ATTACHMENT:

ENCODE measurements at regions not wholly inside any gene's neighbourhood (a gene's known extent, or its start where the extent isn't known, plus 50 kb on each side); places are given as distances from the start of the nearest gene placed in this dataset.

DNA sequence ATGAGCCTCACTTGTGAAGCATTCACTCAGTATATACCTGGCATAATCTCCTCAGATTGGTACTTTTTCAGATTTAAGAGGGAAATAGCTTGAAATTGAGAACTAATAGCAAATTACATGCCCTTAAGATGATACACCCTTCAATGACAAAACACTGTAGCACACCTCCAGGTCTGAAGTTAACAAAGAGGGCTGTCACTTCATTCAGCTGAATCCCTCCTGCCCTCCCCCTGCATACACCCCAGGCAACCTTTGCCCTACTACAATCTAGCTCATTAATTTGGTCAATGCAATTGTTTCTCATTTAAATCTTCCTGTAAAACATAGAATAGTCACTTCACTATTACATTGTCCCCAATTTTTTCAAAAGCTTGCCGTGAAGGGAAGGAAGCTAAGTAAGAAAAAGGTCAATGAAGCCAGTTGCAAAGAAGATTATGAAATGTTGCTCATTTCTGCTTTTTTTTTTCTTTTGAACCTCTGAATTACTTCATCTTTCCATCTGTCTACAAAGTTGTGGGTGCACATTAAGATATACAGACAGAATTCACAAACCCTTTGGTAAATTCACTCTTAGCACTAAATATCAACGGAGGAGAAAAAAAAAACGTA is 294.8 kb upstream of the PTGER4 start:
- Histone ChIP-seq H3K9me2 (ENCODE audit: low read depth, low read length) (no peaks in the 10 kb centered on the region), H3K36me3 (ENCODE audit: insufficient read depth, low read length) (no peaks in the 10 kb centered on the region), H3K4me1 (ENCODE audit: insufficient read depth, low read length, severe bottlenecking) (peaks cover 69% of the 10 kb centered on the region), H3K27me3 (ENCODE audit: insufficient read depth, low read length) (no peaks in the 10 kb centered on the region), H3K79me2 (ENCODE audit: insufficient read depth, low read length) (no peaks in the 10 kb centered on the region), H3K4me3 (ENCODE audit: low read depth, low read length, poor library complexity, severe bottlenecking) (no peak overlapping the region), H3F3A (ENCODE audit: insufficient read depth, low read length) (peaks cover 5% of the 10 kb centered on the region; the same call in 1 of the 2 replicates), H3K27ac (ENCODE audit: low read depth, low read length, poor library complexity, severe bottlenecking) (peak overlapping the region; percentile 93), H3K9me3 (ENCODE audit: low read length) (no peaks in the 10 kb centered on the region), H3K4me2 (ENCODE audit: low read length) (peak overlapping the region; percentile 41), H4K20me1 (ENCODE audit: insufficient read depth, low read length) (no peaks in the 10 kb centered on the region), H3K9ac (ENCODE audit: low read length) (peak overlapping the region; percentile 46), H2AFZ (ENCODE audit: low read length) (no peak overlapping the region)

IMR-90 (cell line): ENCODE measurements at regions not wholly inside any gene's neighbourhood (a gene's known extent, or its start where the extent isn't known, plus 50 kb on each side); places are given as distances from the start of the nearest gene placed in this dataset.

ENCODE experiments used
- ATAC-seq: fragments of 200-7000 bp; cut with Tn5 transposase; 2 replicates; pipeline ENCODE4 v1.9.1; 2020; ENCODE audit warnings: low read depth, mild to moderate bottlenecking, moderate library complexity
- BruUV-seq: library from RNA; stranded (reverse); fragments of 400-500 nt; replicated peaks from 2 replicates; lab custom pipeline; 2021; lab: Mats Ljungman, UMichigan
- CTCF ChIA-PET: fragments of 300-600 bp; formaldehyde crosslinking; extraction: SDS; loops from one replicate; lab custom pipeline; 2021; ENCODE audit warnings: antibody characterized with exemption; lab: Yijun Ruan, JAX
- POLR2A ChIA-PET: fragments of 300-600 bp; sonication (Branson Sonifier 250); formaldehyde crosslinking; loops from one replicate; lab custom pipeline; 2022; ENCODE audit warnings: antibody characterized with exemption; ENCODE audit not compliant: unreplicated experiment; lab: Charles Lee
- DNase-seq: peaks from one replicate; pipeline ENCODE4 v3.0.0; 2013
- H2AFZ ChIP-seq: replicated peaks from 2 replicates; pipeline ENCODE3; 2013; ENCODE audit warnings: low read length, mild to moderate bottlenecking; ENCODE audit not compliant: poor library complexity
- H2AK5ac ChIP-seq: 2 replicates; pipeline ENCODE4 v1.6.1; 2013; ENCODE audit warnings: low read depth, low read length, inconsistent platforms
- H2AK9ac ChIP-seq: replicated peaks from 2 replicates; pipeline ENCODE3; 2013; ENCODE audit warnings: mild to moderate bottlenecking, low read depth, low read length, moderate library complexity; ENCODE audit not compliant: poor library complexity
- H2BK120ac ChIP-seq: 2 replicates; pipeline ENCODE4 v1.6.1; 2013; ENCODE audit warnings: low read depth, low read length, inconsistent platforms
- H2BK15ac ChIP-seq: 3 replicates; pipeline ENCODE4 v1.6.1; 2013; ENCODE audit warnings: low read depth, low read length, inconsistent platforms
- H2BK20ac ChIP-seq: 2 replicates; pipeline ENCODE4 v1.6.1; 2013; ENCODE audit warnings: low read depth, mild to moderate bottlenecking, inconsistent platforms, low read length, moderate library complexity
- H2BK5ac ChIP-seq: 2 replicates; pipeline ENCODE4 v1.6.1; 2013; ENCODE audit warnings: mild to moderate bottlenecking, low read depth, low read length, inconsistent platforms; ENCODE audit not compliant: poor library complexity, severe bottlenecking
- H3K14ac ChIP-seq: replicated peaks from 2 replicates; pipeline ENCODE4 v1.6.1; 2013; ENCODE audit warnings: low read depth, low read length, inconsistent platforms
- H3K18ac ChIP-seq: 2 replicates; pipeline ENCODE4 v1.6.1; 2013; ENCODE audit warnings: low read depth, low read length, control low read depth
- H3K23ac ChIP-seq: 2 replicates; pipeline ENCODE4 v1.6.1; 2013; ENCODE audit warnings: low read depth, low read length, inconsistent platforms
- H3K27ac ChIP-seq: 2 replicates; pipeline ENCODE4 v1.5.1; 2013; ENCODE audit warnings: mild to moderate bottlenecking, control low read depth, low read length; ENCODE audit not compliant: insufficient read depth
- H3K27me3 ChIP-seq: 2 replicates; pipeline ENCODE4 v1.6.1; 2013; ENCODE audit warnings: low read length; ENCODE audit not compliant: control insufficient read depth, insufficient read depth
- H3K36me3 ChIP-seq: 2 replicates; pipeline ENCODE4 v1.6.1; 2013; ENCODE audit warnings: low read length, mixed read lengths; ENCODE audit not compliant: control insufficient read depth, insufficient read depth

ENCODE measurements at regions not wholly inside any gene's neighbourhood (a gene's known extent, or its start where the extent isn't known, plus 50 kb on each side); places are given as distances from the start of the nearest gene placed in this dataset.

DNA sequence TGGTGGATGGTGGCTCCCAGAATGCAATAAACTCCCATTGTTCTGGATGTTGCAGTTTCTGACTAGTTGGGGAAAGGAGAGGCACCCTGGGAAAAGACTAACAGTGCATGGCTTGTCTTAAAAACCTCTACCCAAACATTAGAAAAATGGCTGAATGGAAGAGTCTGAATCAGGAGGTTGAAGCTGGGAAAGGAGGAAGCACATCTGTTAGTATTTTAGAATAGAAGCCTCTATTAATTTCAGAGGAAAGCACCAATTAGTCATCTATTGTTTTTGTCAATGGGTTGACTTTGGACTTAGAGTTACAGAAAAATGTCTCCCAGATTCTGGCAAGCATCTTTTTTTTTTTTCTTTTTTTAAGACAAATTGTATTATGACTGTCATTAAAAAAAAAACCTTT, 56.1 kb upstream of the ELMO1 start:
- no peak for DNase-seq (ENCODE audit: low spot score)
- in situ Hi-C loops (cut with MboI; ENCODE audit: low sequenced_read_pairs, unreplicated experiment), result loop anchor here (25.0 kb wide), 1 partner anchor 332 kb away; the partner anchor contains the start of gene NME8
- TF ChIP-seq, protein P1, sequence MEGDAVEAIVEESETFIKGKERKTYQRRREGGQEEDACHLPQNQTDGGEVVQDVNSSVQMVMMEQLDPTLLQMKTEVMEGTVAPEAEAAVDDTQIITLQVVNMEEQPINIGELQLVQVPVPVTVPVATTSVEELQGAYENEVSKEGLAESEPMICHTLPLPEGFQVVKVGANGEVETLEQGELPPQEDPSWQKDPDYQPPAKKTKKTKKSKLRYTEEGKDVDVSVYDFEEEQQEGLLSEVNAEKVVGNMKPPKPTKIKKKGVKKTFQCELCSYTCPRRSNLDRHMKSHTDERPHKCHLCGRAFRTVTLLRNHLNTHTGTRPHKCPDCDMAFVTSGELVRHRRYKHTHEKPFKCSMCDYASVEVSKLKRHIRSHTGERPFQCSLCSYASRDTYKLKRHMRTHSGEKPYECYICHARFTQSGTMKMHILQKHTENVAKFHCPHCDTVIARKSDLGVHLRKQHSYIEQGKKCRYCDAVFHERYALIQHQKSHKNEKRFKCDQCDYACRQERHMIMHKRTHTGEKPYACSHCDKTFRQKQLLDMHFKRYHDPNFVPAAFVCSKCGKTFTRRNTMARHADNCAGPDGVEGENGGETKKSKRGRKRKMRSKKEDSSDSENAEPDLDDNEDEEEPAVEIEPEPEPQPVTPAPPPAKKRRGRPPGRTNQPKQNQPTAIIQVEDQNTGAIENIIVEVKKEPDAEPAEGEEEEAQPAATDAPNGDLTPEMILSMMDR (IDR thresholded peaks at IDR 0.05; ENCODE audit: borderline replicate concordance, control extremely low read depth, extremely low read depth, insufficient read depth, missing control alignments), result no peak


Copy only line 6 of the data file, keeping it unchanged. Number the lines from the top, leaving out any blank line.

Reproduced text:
- ATAC-seq: fragments of 200-7000 bp; cut with Tn5 transposase; 2 replicates; pipeline ENCODE4 v1.9.1; 2020; ENCODE audit warnings: low read depth, mild to moderate bottlenecking, moderate library complexity